The space does initially feel like someone went wild at the everlasting DFS sales. The off-white colour scheme is one most restaurateurs would run a mile from, particularly for a cuisine with staining powers that would render even the most concentrated dose of Vanish as redundant.
But along with the shimmering chandeliers, classy cocktails, well-drilled waiting staff, and clientele that boasts a few celebrities, it packages very nicely as an up-market and lavish dining destination set in an affluent part of town.
Owned by Andy Varma also acting as executive chef (having previously launched the now closed Varma in Chelsea), the menu aims to bring the traditions of the Maharajah kitchen to diners. The atmosphere encourages customers to come in, sit a while, and take their time; seating is just about the most comfortable I’ve come across in a restaurant, if you’re partial to feeling like you’re in a living room whilst eating.
All tables were presented with small bites of delicately spiced red kidney bean kebab with good texture, and a complimentary three-tiered assembly of vessels housing chutney and fresh, crisp poppadoms scattered with cumin seeds.
Khumb bharwa received immediate approval from our waitress, “They’re one of my favourite things on the menu” - buttons stuffed with cool paneer and potato, spiked with sweet pomegranate and coated in a vibrant yoghurt marinade (£9.95).
Smoked Gressingham duck breast rolled in spices - the meat relaxed by the tenderising qualities found in papaya - was quite spectacular. A texture and richness in iron similar to chicken liver (which I adore) - smooth and gamey and with little bits of char that caught the heat. The accompanying salad was entirely superfluous, but they’re difficult to get away from in Indian restaurants. But that duck was great (£13.95).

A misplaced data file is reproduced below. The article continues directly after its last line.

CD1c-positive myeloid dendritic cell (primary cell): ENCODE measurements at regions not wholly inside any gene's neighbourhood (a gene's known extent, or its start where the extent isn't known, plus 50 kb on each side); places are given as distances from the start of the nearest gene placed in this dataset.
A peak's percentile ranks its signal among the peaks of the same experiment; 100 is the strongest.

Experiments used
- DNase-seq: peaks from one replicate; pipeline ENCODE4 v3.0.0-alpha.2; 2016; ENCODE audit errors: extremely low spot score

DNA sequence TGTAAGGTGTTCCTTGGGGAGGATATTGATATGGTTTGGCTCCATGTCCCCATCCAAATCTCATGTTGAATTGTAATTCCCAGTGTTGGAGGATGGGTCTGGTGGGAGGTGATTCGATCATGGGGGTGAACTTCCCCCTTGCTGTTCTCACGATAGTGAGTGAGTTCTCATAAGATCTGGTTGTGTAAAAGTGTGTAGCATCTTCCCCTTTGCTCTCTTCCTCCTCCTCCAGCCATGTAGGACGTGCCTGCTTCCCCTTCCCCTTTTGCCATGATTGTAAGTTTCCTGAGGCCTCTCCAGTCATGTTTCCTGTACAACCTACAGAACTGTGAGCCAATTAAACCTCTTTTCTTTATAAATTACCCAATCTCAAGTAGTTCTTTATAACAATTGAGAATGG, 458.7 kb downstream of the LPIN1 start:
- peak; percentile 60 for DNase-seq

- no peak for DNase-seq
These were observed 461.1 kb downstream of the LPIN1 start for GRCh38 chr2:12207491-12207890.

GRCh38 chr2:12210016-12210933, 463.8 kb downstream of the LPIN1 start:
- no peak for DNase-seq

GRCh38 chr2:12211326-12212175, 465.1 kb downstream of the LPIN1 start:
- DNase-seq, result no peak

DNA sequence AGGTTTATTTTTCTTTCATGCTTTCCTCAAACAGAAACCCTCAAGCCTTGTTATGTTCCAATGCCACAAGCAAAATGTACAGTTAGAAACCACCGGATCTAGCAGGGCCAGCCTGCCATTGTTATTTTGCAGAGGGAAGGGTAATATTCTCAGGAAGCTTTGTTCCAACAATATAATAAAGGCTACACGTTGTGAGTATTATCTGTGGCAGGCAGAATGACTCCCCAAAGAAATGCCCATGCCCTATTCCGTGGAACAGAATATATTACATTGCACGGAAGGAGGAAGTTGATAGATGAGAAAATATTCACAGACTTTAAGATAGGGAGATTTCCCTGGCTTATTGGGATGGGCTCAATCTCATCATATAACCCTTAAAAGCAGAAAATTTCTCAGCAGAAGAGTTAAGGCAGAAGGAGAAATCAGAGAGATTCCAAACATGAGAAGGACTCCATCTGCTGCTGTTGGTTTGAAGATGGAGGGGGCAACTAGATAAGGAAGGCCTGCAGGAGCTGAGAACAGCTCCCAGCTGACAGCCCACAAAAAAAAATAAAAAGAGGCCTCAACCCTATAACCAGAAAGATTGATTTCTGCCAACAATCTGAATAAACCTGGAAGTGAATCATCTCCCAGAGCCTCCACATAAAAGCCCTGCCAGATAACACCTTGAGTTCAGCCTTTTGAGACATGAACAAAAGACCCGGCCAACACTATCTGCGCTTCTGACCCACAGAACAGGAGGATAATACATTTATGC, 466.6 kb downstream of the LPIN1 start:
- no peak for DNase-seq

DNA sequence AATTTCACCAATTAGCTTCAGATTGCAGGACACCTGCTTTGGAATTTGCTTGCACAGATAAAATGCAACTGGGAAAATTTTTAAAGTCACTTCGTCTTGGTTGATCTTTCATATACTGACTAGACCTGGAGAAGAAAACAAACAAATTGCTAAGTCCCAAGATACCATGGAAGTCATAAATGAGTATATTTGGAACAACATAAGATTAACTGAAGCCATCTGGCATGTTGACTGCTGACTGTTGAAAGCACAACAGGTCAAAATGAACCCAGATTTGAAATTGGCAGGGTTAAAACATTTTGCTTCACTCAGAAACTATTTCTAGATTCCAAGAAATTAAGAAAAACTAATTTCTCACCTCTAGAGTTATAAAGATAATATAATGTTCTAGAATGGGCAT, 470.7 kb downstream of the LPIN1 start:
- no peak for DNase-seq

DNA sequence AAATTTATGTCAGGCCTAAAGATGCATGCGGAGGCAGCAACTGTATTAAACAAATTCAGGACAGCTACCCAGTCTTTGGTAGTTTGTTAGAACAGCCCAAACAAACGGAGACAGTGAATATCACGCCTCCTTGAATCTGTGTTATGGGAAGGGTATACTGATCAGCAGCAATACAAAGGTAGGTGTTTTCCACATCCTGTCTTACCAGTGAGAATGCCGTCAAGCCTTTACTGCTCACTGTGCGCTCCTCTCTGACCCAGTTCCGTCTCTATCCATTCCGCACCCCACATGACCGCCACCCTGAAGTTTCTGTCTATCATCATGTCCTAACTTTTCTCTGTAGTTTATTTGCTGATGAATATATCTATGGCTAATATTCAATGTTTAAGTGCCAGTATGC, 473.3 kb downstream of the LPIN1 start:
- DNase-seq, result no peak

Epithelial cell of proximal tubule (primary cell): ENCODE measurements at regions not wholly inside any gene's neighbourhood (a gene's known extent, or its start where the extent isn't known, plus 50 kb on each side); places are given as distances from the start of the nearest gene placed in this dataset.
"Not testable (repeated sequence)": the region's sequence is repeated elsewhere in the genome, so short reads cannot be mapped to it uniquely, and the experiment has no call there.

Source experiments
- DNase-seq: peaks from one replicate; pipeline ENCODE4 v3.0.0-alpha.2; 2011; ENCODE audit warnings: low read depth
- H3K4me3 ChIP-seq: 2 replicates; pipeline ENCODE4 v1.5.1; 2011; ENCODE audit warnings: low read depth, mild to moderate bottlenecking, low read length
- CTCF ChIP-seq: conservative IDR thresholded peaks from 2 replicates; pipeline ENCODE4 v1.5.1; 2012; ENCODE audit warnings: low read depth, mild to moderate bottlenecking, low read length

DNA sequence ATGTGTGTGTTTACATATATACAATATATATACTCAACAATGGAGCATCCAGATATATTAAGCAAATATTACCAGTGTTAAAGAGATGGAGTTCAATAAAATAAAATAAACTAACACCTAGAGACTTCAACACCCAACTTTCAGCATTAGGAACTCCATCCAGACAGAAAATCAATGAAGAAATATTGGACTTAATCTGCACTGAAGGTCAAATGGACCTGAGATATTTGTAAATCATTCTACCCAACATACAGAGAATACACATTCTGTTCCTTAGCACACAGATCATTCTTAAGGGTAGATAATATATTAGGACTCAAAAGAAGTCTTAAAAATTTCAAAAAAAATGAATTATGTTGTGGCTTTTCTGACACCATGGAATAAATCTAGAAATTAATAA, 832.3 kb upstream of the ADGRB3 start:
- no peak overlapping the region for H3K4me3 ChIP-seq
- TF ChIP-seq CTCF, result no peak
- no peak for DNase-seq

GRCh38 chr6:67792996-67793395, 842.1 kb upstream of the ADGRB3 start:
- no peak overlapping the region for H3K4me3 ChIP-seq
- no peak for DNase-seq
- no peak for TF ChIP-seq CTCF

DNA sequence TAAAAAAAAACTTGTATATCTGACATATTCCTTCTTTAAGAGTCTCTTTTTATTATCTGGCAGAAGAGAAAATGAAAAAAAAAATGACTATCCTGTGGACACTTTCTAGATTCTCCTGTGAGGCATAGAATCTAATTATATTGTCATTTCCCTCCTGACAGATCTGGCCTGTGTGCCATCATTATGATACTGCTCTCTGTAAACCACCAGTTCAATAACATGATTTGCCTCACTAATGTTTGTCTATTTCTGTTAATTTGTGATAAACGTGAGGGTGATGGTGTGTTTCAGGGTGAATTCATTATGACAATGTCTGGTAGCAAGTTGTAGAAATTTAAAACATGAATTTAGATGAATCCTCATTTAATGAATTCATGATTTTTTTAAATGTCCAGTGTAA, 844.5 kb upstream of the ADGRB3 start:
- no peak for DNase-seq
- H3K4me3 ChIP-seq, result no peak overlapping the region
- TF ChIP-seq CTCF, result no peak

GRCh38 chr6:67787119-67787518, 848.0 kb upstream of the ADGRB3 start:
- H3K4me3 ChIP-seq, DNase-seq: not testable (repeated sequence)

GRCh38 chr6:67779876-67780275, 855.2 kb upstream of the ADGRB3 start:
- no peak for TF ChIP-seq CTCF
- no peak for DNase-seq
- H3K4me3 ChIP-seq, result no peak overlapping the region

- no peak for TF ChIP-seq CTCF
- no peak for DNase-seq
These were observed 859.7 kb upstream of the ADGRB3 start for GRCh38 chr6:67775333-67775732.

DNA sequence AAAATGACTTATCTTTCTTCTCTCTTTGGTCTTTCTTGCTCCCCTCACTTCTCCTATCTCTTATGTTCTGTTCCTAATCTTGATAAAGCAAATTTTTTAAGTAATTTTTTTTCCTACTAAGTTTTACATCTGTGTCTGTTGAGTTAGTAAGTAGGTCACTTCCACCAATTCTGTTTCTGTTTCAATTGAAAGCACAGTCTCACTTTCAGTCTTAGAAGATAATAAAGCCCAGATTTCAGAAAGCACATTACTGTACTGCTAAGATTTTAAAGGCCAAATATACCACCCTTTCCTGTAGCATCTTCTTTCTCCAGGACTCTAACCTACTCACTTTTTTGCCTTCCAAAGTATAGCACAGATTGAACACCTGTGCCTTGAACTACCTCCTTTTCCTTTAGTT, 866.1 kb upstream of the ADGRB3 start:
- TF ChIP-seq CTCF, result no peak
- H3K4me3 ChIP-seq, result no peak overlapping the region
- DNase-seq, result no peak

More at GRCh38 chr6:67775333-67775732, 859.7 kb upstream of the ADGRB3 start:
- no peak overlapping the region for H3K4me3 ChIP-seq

In the same breath, patiala chaap lamb chops that had spent valuable time wallowing in a lemon, yoghurt and garam masala marinade with presence of cardamom, were, simply put, the best texture of this cut I have encountered. It’s they’re signature dish and they’re proud of it:
“We call them the second best lamb chops in London.”
“Who is the first?”
“Well we think it’s us, but we can’t say we’re the first.”
The modesty. Meat soft enough to make molars an entirely unnecessary accessory in the endeavour of eating them (£14.50).
When you’re on such a good red meat roll, it’s difficult to stop. Using a recipe from Aminabad in Lucknow, flattened patties of venison galouti kebabs with chilli, garlic and ginger were as pleasing between the teeth as they were on the taste buds (£11.50). Parcels packed with flavour, more softness.
Filaments of Rajastan-inspired lightly battered and fried okra were salty, well spiced and supremely crisp, exposed seeds a little puffed up from the heat. Sporting a flourish of mango powder and roasted aromatic carom seeds, they were impossible to leave alone. Someone needs to package these and sell them with cold beer - I can think of few better things to snack on (£4.75 / £9.95).
A luxurious black daal cooked long and low, finished with cream and fenugreek (£4.75 / £8.50) was a delight with butter paratha (£3.50). A bowl of tandoori roasted and pureed aubergine cooked down with ginger and onions (£4.95 / £9.50) had us dragging the mush up the sides, scooped up in torn bits of peshwari naan (£3) and popped into mouths.
The food here was more than pleasing, with a particularly favourable nod towards the meat dishes. My one gripe is the price point. Some things feel expensive for the volume you receive. The chops were indeed magnificent, but £14.50 for two small ones is a lot. A tenner for five little stuffed mushrooms is a lot. As is three quarter slices of paratha for £3.50 and a bowl of raita for £5.50.
On arrival at 1pm on Sunday there was one couple seated, soon followed by the well-to-do - more couples, groups of friends, Indian families. I suspect they’ve been before, and none seemed deterred by the prices. I suppose business is all about knowing your market and something is only worth what others are willing to pay for it. Whilst an outsider of the well-heeled Notting Hill elite may feel it's expensive here, it seems to be appropriate for its location.
There is undoubtebly good cooking taking place in Chakra’s kitchens. If you’ve got the pockets for it, it’s certainly a worthy visit as part of London’s Indian dining scene.
Liked lots: the way the kitchen has with red meat, Rajastani okra fries, very good service, they do a very pleasant lychee and mint mojito that isn’t too sweet
Likes less: it feels expensive compared to other Indian restaurants of a similar caliber
Good for: having a splurge and enjoying a good meal whilst doing so
My rating: 3.5/5
Note: I was invited as a guest to review this restaurant.